Post Traumatic Growth: How Amanda Mills "Amandafested" Amanda Mills Los Angeles

Post Traumatic Growth: How Amanda Mills "Amandafested" Amanda Mills Los Angeles
This post was published on the now-closed HuffPost Contributor platform. Contributors control their own work and posted freely to our site. If you need to flag this entry as abusive, send us an email.

If you can dream - and not make dreams your master,
If you can think - and not make thoughts your aim;
If you can meet with Triumph and Disaster
And treat those two impostors just the same;
If you can bear to hear the truth you've spoken
Twisted by knaves to make a trap for fools,
Or watch the things you gave your life to, broken,
And stoop and build 'em up with worn-out tools.

From "If" by Rudyard Kipling

She built her cathedral from the splinters of her shattering.
~ Terri St. Cloud

You are living with the love of your life in your dream house in Brentwood, California near the Getty Museum.


You drive down to Beverly Hills to get your hair blown out.

You are in the chair when all of a sudden there is a sinking sensation in the pit of your stomach. You know something has gone terribly wrong but you don't know what it is.

You jump out of the chair and drive home with wet hair.

You are supposed to be going back to the house to get the dogs and your fiancé to go to Steve Ross' yoga retreat in Ojai.

When you arrive home the dogs are silent and do not run out to greet you.

Now you know that something is really really wrong.

You flick open the garage door to find your fiancé hanging from a dog's leash attached to the vaulted ceiling. Feet dangling two inches from the ground. His lifeless body facing the only window in the garage.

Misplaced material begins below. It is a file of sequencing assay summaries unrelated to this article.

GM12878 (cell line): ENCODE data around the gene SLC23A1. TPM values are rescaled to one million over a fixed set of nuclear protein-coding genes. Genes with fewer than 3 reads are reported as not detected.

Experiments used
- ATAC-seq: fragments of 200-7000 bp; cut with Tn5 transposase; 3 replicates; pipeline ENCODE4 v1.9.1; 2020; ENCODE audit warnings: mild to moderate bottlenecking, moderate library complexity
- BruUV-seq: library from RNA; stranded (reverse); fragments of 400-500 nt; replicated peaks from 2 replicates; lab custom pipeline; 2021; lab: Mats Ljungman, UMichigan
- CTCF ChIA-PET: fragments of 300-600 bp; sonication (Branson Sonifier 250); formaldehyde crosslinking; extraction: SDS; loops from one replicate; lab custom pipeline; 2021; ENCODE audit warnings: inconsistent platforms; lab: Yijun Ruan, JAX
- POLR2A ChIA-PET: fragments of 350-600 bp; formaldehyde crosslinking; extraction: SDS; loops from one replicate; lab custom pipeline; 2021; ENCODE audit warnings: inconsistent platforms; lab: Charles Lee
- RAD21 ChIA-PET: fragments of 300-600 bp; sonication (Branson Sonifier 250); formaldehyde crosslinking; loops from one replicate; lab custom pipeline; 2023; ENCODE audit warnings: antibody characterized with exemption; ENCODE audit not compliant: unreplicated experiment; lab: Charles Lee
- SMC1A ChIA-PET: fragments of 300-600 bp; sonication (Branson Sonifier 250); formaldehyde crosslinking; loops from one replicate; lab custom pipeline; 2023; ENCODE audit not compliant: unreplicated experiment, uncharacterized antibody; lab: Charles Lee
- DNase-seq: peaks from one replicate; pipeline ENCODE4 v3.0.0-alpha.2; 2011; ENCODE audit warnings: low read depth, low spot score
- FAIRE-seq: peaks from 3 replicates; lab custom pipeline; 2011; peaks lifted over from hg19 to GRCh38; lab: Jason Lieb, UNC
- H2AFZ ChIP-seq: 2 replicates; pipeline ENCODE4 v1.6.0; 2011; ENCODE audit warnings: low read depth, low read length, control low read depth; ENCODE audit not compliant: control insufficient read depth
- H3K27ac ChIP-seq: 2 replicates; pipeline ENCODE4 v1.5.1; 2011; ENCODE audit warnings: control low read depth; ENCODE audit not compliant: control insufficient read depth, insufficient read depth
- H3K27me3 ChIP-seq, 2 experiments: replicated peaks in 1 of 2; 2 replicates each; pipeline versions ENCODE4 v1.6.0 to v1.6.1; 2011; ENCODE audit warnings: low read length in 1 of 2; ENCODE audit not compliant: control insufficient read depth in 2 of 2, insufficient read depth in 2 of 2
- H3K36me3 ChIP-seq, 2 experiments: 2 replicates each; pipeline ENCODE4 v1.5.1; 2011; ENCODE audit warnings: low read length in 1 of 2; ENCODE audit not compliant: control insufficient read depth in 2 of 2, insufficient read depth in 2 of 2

Such an image cannot be unseen. You will carry it around for the rest of your life like a tattoo on your heart.

You call 911 and they tell you to cut him down. You rush into the house and find a knife.

When his body crashes to the earth you fall with it.

You look up to see a swarm of Firefighters and Police officers running up the driveway.

That's the last thing you remember.

How does one ever recover from this?

Such an event would crush most people, destroy their faith in anything good.

But not Amanda Mills.

Born with a heart murmur and given up for adoption by her 16 year old mother, brought up in a faith-based Baptist home in Houston, after studying art and psychology at university, Amanda came to Los Angeles to study yoga. But did anything in her life prepare her for what she experienced that day?

No, it did not.

So what did she do?

Like Cheryl Strayed in "Wild," Amanda set off on a journey to put the fragments of her life back together.


She went to Africa to spend some time in nature and grieve. But while looking for a yoga class in Rwanda, her driver directed her to an orphanage for girls who had survived the genocide of the Tutsis by Hutu majority.


"For my whole life," Amanda told me, "I have been an adventurer, a seeker, a wanderer. I always considered myself pretty strong and fearless, but a few years ago when my life got turned upside down I decided to head off alone to Africa. There I found the Ubushobozi Project, and in doing so, I found myself again."


Ubushobozi Project is a non-profit, vocational skills training organization and yoga center founded in 2008 by Jeanne Siporin, Alan Siporin and Laura Boyea in Ruhengeri, Rwanda. Through education and skills training (sewing, weaving, crocheting and more) Ubushobozi seeks to end the cycle of poverty these girls have experienced throughout their young lives.

Each student is provided with a sewing machine, sewing lessons, fabric (and all related materials) and an outlet to sell their creations. In addition, students are provided with weekly stipends, daily nutritious meals and classes in English, mathematics, computers, health and sex education, and traditional dance.


"Seeing the resilience in these young women inspired me to find the resilience in myself and the power to realize my own dreams," said Amanda.

After spending the day laughing and dancing with these girls, Amanda was shown some yoga bags that the girls had sown and a light went off in her head. She knew what she had to do: she had to make a difference in the world by creating a company built on conscious commerce and philanthropy.


Voila! Out of the ashes, the phoenix rose and Amanda "Amandafested", a highly-curated, socially-conscious lifestyle brand that blends California sensibility with cosmopolitan flair and provides a continuous stream of information and ideas that will keep you curious, engaged and inspired!

Bravo Amanda! Great work!

Support HuffPost

Popular in the Community